The closure was effective as of Thursday, and employees will be provided with severance pay and assistance looking for new jobs, the statement said.
Deen co-owned the restaurant with Hiers, who oversaw daily operations. Former employee Lisa Jackson sued them both in 2012, saying she worked in an environment rife with racial slurs and sexual innuendo during her five years as manager of the restaurant.
The case got little attention outside Savannah until Deen herself was questioned under oath in a legal deposition. A transcript filed with the court the following month showed Deen acknowledged using racial slurs in the past. When an attorney asked if she had ever used the N-word, Deen replied: “Yes, of course.” She also added, “It’s been a very long time.”
Read more about Paula Deen’s restaurant at BlackVoices.com
‘He Acted Like A Single Man:’ Mother Of Swizz Beatz’s Daughter, Jahna Sebastian, Offers Clarity On Their Affair
“I don’t want to be associated with those women who look out for a rich man, a baller or any other successful man to help them have an easy ride in life,” the singer/songwriter told me. “That behavior is totally the opposite of who I am and what I represent, I have always chosen to get what I want through hard work myself, even though there have always been great men around. I have always relied on myself. I work hard for my career and my child.”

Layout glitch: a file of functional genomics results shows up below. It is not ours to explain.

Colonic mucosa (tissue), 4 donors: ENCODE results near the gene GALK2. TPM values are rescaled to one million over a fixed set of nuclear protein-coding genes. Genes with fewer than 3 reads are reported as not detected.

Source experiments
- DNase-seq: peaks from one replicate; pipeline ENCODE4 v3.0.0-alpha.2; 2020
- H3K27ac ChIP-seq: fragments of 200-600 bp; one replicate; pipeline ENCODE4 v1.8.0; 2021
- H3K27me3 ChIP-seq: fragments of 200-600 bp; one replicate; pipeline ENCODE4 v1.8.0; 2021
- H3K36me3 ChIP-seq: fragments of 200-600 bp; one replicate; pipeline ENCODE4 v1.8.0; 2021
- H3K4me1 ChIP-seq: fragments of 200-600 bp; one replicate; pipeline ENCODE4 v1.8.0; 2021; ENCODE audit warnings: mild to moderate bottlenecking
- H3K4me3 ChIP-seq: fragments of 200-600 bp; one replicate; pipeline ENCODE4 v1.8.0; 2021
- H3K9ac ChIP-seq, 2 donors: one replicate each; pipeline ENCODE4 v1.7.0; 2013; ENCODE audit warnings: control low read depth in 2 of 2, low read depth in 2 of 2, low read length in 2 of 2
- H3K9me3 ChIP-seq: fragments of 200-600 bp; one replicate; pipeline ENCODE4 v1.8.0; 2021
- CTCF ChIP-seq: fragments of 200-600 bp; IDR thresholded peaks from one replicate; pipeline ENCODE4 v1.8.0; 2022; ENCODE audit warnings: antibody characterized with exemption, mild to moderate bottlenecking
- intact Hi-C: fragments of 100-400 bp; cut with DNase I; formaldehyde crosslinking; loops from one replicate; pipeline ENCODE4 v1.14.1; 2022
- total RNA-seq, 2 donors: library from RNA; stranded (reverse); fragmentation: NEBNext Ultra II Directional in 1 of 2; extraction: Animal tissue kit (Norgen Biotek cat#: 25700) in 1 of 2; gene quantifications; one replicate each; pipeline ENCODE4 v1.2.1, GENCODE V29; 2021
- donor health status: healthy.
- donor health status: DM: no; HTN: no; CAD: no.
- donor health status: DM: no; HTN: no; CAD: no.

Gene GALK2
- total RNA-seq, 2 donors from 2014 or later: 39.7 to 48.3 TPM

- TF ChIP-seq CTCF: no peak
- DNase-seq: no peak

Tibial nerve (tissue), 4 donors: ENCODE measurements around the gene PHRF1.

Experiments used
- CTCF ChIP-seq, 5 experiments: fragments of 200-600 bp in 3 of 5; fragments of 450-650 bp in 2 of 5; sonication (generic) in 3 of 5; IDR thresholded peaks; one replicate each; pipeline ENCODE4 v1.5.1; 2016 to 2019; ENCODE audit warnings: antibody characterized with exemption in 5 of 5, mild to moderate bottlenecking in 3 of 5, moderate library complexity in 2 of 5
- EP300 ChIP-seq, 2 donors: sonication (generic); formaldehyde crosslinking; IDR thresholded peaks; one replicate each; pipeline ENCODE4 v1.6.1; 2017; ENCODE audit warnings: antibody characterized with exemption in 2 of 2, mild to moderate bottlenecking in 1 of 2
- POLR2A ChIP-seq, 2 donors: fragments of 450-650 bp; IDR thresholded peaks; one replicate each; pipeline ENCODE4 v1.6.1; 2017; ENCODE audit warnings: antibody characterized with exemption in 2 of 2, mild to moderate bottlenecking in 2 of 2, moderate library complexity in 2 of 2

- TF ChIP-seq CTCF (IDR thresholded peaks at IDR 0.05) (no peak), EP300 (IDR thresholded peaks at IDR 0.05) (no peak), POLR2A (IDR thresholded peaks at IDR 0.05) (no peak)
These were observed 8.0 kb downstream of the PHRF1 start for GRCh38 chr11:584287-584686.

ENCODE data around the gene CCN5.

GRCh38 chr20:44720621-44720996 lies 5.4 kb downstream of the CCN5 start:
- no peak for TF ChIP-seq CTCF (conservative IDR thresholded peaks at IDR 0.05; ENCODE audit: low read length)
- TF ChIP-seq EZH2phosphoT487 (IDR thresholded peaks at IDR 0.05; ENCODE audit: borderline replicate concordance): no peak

“I was not aware of him being married at the time, I thought he was single like myself and he acted like a single man,” the “I Am Free” singer explained. “He was not that well-known here anyway at that time, his private life was nowhere near as publicized in 2007 as it is now.”
“I don’t really follow other musicians lives anyway. I saw this as a meeting of equals,” she resolved before revealing that their affair had taken place prior to her learning of his marital status. “I found out that he was married after things had already happened, but it was too late.”Shortly after this major revelation, Kaseem returned to the States and Jahna received more shocking news.
“He left to US and I was absolutely shocked to learn a few weeks later that I was pregnant as I did not plan to have children until the age of thirty and definitely not to be a single mother in a situation like that. Career, marriage, then children – in that particular order – was my plan. When things happen not as you planned, the only explanation to that is fate. A child is a blessing regardless.”On top of learning that she would be bringing a child into the world alone, the Russian refugee was detained during her pregnancy due to immigration issues. However, instead of reaching out to Kaseem for help, she went through the process alone out of her refusal to destroy his marriage.